This is another example of where strict adherence to the wording of the Standard makes a practical solution to a problem difficult to achieve: it is all very well to refer to Clause 1.6.2 of Part O but using this clause requires the Licensee to take responsibility for approving the change and I know how difficult it can be to persuade an owner that the intention of the Standard is more important than the actual words written in it. We had a similar situation a couple of years ago which we addressed by the use of a concrete bridging slab, but in that case the Licensee understood the problem and was happy to approve the design.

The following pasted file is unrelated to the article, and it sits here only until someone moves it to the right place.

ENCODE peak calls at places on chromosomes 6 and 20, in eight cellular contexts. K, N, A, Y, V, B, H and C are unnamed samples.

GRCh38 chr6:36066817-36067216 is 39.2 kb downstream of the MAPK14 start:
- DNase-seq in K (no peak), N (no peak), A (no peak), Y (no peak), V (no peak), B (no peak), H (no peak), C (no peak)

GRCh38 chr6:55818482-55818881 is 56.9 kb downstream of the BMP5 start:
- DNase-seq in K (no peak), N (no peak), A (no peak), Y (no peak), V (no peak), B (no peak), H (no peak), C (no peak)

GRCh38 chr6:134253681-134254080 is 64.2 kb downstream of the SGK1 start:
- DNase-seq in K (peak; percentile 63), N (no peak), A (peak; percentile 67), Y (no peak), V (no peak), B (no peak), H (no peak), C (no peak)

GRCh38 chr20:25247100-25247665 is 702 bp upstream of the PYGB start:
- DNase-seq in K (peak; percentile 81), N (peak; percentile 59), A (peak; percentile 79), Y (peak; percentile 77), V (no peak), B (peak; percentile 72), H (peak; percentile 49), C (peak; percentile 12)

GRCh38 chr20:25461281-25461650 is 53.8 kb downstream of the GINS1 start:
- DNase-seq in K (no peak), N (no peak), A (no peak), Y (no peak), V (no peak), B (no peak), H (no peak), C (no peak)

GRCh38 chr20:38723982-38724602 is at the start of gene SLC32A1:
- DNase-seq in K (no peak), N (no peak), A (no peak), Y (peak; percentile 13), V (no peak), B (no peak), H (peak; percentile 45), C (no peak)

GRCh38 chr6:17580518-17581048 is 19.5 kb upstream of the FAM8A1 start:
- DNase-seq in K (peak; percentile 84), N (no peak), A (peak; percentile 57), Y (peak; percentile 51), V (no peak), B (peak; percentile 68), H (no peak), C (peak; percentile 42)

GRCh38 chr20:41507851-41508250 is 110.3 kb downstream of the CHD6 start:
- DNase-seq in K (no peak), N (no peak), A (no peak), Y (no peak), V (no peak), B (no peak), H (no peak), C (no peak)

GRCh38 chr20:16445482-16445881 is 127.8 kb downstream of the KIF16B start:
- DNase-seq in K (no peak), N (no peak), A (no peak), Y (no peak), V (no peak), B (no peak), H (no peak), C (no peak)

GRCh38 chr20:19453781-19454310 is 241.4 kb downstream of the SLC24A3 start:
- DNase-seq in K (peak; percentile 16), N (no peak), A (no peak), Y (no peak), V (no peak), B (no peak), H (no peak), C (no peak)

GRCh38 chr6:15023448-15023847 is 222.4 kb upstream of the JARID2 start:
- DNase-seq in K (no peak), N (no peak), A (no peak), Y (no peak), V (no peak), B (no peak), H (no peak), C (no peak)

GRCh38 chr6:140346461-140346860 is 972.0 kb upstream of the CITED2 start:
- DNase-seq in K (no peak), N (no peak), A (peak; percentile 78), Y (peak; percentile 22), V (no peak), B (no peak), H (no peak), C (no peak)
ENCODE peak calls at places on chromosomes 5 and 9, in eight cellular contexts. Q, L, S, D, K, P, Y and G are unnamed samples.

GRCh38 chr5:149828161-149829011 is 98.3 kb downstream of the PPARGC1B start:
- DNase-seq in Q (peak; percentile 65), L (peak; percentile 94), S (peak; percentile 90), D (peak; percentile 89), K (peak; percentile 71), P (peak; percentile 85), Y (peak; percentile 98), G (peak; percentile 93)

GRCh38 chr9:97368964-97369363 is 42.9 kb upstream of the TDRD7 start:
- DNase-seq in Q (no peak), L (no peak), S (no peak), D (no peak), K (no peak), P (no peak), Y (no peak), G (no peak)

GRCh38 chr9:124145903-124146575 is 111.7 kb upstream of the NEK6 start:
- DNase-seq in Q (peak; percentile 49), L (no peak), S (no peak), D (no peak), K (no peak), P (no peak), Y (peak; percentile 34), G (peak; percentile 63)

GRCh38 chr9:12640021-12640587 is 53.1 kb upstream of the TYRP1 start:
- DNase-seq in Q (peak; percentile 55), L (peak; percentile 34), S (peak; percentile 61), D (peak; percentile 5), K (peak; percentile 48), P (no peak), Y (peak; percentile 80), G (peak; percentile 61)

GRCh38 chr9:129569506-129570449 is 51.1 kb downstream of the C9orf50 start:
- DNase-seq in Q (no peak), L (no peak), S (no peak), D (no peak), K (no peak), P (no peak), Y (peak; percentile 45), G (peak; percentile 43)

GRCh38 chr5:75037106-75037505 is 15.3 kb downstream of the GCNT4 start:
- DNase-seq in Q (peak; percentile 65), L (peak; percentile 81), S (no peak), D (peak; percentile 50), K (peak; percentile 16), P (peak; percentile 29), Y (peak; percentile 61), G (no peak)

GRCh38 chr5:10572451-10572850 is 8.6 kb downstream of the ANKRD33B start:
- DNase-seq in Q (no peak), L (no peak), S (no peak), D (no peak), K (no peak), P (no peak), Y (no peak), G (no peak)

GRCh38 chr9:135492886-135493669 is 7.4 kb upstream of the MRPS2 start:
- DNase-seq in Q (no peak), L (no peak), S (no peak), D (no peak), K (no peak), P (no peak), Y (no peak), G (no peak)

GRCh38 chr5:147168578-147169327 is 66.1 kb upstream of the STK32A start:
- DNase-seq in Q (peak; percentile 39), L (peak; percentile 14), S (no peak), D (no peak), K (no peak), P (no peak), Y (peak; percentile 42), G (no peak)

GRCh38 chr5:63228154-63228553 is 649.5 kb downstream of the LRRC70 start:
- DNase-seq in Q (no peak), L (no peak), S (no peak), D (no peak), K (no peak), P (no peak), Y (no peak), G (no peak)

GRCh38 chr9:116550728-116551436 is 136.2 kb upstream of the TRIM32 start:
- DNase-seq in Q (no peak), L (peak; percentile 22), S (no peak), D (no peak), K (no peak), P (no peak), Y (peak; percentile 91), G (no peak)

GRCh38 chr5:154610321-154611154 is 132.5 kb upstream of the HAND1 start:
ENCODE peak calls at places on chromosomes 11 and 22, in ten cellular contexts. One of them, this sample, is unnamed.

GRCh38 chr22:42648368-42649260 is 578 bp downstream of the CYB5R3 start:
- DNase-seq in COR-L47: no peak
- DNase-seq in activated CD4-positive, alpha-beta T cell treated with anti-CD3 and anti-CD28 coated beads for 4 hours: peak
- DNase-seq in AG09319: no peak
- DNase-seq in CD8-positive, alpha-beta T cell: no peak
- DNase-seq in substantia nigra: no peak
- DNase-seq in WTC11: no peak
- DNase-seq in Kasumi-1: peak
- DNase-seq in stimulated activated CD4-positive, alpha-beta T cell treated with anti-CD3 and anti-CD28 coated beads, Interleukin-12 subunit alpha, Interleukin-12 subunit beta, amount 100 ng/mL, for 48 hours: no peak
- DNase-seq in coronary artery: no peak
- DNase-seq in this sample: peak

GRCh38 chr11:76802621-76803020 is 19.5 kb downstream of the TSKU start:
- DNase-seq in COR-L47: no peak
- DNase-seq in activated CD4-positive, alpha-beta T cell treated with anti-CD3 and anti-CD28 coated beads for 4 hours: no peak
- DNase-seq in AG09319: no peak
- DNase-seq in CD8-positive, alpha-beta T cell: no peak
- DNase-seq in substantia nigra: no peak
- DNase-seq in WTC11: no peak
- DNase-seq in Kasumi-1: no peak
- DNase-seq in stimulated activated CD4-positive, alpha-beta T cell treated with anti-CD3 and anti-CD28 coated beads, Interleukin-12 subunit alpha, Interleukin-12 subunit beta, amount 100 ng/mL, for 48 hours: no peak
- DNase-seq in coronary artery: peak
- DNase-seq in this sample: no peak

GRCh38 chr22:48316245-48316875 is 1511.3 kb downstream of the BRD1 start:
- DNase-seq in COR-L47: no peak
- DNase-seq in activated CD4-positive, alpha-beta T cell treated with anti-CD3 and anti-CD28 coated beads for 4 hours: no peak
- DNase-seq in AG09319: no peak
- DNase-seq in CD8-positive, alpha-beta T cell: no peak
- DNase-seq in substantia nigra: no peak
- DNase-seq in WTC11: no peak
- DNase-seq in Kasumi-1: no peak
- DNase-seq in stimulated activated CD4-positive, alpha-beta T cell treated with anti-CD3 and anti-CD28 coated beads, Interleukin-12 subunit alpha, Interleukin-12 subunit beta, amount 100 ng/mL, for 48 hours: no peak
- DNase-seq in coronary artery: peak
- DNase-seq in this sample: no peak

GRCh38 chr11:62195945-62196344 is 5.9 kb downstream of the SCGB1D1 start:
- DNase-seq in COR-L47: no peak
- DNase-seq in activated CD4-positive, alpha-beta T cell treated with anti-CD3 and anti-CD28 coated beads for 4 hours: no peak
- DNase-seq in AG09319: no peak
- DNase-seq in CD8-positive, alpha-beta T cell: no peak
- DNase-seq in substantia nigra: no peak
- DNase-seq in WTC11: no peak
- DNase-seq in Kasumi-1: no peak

Another example of this is cased crossings. RP1102 assumes that the steel casing pipe takes all the load from the crossing and the carrier pipe is centralised in the casing using insulating spacers: however current practice frequently calls for casing pipes to be either steel or concrete and for the annulus between the carrier and the casing to be pressure grouted to maintain a pathway for the cathodic protection. How do we deal with this? Obviously the traffic loads will be transmitted in part to the carrier pipe, but a proportion will be taken by the casing and the grout and it is only by considerable use of FEA that we could determine what the actual carrier pipe stresses will be. Usually we design these (with regard to pipe thickness) as if they were uncased with the assumption that this is conservative design, but is this correct?

  2. petertuft says: